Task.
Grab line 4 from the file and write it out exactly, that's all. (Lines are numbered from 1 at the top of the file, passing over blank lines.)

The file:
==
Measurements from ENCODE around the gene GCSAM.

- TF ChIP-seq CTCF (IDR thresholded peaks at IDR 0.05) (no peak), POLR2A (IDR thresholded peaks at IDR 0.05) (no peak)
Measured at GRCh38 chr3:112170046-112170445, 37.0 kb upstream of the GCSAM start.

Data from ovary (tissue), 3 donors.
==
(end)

Data from ovary (tissue), 3 donors.